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Thinking with Heidegger: Rethinking Environmental Theory and Practice

From: Ethics & the Environment
Volume 10, Number 1, Spring 2005
pp. 67-87 | 10.1353/een.2005.0013

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Ethics & the Environment 10.1 (2005) 67-87

Rethinking Environmental Theory and Practice

Kevin Michael DeLuca

Environmentalism is tired. It is a movement both institutionalized and insipid. The vast majority of Americans claim to be environmentalists while buying ever more SUVs, leaf-blowers, and uncountable plastic consumer goods. Indeed, environmentalism itself has become just another practice of consumerism, a matter of buying Audubon memberships, Ansel Adams calendars, and 'biodegradable' plastic bags with one's Sierra Club credit card. As a practice of everyday life, environmentalism has devolved into another lifestyle choice.

On the political front, carbon-copy blow-dried presidential candidates proclaim their allegiance to the environment, an allegiance that is more a sign of fealty to opinion polls than a concern with environmental issues. In the world of real-politic, environmental regulations are gutted as corporations write legislation for the politicians they have bought. Outspent and outmaneuvered, mainstream environmental groups preach at the altar of broken promises about the potential of lobbying and insider access while awaiting the blandishments of the next candidate. As a political practice, mainstream environmentalism has degenerated into a marginal special-interest group.

On the intellectual front, a confusing array of reform environmentalists, deep ecologists, social ecologists, ecofeminists, wilderness advocates, social justice activists, social constructionists, and Christian ecologists offer a cacophony of competing paradigms and programs while exchanging charges and countercharges of wrong-headedness and infidelity. If on the level of practice an exhausted environmentalism has achieved both institutionalism and irrelevance, intellectually environmentalism has reached several stasis points. This is crucial, for at a level that is unusual for social movements, environmentalism has always highlighted the importance of how we think about the environment, that ideas of nature are powerful because practices follow from ideas. In other words, how we think about nature guides how we act toward nature. In the midst of this melee I want to suggest we reconsider the work of Martin Heidegger.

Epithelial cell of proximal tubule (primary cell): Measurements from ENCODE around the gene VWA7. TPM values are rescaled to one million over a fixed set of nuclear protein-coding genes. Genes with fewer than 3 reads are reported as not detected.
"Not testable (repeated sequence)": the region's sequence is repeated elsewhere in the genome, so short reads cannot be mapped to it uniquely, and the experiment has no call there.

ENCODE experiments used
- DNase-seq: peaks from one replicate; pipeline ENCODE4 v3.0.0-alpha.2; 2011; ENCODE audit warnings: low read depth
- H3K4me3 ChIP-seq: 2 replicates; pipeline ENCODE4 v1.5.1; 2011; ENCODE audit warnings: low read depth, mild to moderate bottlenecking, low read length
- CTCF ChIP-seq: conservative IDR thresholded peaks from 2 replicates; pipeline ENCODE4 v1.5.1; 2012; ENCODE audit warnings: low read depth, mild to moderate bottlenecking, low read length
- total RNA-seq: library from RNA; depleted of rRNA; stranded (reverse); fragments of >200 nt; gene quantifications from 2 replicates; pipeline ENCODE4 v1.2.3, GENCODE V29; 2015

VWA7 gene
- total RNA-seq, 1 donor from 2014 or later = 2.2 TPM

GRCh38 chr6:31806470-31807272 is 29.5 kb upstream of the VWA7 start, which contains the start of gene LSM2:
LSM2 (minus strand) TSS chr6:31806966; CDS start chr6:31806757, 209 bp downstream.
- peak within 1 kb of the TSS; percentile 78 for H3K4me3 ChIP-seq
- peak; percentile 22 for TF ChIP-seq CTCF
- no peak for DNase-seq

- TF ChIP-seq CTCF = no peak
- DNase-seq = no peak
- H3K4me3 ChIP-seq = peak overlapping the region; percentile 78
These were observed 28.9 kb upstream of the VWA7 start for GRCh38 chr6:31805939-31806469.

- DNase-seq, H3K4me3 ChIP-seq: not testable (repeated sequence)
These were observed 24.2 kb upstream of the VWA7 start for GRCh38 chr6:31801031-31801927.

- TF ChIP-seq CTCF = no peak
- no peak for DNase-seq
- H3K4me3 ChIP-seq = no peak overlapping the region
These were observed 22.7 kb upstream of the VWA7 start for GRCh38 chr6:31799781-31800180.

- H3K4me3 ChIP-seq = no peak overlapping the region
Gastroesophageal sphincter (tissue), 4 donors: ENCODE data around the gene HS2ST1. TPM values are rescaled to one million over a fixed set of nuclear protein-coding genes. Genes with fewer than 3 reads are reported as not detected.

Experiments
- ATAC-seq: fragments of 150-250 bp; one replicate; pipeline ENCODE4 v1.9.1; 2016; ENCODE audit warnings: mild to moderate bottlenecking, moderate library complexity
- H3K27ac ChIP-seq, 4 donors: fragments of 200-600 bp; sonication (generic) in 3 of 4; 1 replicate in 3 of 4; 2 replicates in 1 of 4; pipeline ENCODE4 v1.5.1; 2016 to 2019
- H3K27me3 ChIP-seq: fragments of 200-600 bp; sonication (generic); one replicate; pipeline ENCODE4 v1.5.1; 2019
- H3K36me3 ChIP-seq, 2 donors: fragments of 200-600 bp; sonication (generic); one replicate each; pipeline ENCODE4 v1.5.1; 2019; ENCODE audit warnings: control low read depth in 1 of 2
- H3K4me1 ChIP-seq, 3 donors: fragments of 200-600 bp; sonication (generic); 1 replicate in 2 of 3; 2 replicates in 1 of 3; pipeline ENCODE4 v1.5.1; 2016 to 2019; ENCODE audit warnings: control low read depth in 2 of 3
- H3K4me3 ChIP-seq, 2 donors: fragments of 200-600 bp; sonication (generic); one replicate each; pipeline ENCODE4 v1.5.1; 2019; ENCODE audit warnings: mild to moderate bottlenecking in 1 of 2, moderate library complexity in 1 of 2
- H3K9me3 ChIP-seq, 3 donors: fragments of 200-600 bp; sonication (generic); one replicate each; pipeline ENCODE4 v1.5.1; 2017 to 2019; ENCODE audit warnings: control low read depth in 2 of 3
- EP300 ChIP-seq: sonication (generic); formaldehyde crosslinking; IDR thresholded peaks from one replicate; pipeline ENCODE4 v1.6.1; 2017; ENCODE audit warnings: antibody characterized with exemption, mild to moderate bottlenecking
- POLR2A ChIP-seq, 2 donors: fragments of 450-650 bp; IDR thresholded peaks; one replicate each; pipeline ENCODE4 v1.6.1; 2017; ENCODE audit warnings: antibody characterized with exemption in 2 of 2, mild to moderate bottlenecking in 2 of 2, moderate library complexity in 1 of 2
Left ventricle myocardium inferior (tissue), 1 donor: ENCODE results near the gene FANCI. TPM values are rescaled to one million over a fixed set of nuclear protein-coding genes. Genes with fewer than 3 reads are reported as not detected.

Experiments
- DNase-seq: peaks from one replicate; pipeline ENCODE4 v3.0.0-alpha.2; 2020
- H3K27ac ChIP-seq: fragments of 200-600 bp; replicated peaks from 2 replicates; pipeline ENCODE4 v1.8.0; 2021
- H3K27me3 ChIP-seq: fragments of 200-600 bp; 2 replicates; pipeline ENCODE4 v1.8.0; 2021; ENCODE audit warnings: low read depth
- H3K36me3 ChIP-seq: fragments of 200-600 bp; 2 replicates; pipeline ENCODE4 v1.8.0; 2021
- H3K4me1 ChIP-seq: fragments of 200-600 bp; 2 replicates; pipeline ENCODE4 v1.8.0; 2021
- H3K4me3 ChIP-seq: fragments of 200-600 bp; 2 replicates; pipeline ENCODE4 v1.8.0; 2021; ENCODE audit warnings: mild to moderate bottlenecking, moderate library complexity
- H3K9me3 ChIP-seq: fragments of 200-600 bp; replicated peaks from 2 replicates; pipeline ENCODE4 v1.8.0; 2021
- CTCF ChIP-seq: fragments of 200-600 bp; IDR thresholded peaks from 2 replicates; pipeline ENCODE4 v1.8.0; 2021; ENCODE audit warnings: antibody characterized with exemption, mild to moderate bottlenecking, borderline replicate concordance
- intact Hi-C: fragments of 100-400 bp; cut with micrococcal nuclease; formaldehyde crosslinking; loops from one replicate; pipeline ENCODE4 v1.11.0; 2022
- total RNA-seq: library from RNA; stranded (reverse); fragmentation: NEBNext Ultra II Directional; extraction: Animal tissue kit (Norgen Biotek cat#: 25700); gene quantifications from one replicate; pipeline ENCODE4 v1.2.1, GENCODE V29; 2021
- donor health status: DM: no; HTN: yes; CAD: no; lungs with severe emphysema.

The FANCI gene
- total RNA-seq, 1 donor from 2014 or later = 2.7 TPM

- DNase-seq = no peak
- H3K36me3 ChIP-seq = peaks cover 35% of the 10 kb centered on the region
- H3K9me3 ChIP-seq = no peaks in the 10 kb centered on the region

I want to think Heidegger in distress: in the distress of machination; in the distress of the technological enframing of the earth; in the distress of the environmental crisis. In rejecting a Heideggerian hermeneutics, a piety to textual exegesis, I hope to stress Heidegger in order to stress environmental theory. With few exceptions, two insufficient responses typify the reception of Heidegger in environmental thinking. One is to champion Heidegger as some proto-environmentalist. Certainly, quotes from such works as Being and Time, Contributions to Philosophy: From Enowning, "The Question Concerning Technology," "Building Dwelling Thinking," and "The Age of the World Picture" inspire such a reading. Such readings, however, present a simplified Heidegger. For example, a poor reading of an essay such as "The Question Concerning Technology" produces the conclusion that Heidegger was anti-technology. These misreadings are not merely accidental but a result of the goal of the citation. The challenge of Heidegger is not engaged to develop environmental theory; rather, Heidegger is cited to lend some borrowed legitimacy to the fledgling enterprise. The most prominent example of this move occurs in Devall and Sessions' Deep Ecology, wherein Heidegger joins a potpourri of thinkers, including Dogen, Job, St. Francis of Assisi, Giordano Bruno, Spinoza, Thoreau, Chief Seattle, Herman Melville, John Muir, Aldous Huxley, Gandhi, Rainer Maria Rilke, Aldo Leopold, Robinson Jeffers, Mary Austin, Rachel Carson, Barry Commoner, Stanley Diamond, and David Brower from a host of traditions, including Taoism, Hinduism, Zen Buddhism, Christianity, Native American thought, Romanticism, and ecological science (1985, 79–108). The result is confusion, at best.

On the other hand, in a second response Heidegger serves as a kind of bogeyman, a Nazi used to tar the more radical environmental groups. The syllogism is simple and simplistic: Deep Ecologists are bio/ecocentric; Deep Ecologists quote Heidegger; Heidegger was a Nazi; Therefore, Deep Ecologists are Nazis/fascists. (To push this thinking to its logical extreme, then, all nonanthropocentric thinking is fascist.) Both responses may be useful for polemics but serve to prevent a possibly productive exploration of Heidegger for the engagement of the difficult problems that have stumped environmentalism on multiple levels.

Violating Heidegger

As a prefatory word, even a cursory glance at Heidegger's work reveals him to be a thinker who deeply ponders humanity-nature...



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